US 5200256 A
A lightweight armor lining for use in projecting objects such as vessels and like craft from high speed projectiles includes an extended sheet-like body having a weight of less than eight (8) pounds per square foot and having an inner strike surface being positioned away from the object to be protected in order to receive incoming projectiles. A first layer of woven fabric material is carried at a position adjacent the outer strike surface layer and a second layer of material is carried internally of the woven layer between the outer strike and an inner attachment surface. A third layer of energy absorbent material is positioned adjacent the inner attachment surface and interfaces with the second fabric layer.
1. A lightweight, composite armor lining for use in protecting objects such as vessels and like craft from powered high speed projectiles comprising:
a) a plurality of layers of fabric compression molded with a binder resin to form a composite layer;
b) an elastomeric foam material layer; and
c) an intermediate wire mesh layer.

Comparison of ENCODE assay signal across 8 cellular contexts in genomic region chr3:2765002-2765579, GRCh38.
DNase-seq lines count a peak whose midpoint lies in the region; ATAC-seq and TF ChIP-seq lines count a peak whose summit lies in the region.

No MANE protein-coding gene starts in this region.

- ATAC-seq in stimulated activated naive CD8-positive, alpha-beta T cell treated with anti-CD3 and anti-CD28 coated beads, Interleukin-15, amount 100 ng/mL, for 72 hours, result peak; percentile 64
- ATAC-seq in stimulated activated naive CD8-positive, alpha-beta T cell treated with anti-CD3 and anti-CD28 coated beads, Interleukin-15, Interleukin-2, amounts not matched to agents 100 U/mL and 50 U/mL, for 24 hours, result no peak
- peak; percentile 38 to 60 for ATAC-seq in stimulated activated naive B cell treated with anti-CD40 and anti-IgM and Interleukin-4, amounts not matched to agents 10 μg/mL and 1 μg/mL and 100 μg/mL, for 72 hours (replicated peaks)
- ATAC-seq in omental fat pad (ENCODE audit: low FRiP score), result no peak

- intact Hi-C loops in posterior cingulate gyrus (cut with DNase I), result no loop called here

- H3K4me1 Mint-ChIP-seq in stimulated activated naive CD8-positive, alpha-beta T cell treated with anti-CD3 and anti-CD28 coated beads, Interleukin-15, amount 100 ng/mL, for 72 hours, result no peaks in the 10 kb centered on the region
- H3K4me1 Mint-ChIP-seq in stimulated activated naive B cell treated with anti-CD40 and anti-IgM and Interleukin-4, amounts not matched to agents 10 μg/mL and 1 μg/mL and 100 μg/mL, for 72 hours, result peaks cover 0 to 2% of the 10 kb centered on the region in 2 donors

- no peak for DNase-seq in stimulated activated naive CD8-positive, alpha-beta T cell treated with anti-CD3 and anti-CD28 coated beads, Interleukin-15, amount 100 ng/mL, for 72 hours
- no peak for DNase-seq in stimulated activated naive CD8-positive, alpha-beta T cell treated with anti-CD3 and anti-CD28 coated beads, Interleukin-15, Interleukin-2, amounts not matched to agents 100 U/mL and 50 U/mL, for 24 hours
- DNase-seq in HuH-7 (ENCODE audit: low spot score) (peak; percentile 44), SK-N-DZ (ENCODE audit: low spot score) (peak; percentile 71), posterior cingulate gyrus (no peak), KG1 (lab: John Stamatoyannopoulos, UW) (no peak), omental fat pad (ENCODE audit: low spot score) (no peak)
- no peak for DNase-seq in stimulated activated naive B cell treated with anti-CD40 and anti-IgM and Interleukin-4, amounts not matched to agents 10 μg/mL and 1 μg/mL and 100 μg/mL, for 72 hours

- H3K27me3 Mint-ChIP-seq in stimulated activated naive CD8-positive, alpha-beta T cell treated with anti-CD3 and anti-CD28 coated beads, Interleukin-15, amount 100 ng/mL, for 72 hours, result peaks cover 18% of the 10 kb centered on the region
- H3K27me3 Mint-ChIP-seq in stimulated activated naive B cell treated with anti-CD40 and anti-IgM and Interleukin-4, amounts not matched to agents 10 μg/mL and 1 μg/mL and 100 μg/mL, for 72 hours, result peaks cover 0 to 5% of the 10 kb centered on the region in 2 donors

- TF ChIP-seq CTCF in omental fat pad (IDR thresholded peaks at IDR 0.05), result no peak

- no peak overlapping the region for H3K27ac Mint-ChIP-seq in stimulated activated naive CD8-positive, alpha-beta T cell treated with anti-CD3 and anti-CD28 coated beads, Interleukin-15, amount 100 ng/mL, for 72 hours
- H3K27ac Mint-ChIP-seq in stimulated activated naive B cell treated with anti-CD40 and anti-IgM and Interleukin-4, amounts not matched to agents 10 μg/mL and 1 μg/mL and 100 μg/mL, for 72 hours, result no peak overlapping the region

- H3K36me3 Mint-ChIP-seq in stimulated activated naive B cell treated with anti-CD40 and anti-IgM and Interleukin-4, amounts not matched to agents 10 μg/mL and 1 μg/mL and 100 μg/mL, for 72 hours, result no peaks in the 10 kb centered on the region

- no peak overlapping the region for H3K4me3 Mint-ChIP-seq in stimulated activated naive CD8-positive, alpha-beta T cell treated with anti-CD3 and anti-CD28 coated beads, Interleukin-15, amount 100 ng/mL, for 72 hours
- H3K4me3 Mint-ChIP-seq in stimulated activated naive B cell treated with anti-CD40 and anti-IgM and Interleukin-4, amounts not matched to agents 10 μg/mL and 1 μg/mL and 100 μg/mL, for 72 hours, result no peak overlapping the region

2. The lining of claim 1 wherein the armor lining apparatus has a weight of less than eight pounds per square foot of surface area.
3. The lining of claim 2, wherein the wire mesh layer is a high tensile strength mesh wire.
4. The lining of claim 2, wherein:
the wire mesh layer is a high tensile strength mesh wire; and
there are multiple layers of wire mesh positioned adjacent one another.
5. A lightweight, composite armor lining for use in projecting objects such as vessels and like craft from powered high speed projectiles comprising:
a) a plurality of laminated layers of fabric compression molded with a binder resin to form a composite layer having an outer "strike" surface being positioned to receive incoming projectiles;
b) a layer of elastomeric foam material, wherein the layer of elastomeric foam material has an inner attachment surface adjacent to an object to be protected; and
c) a wire mesh layer intermediate the layer of elastomeric foam material and the composite layer.
6. The lining of claim 5, further comprising:
a metal layer between the composite layer and the outer "strike" surface.
7. The lining of claim 6, wherein:
the metal in the metal layer is a chromium-nickel alloy
the wire mesh layer comprises stainless steel wire and
the layer of elastomeric "foam" material comprises closed-cell foam.
8. The lining of claim 5 or 7, wherein
the composite layer comprises polyethylene.
9. The lining of claim 5 or 6, further comprising:
a second wire mesh layer intermediate the composite layer and the elastomeric foam material layer.
10. The lining of claim 1 or 5, further comprising: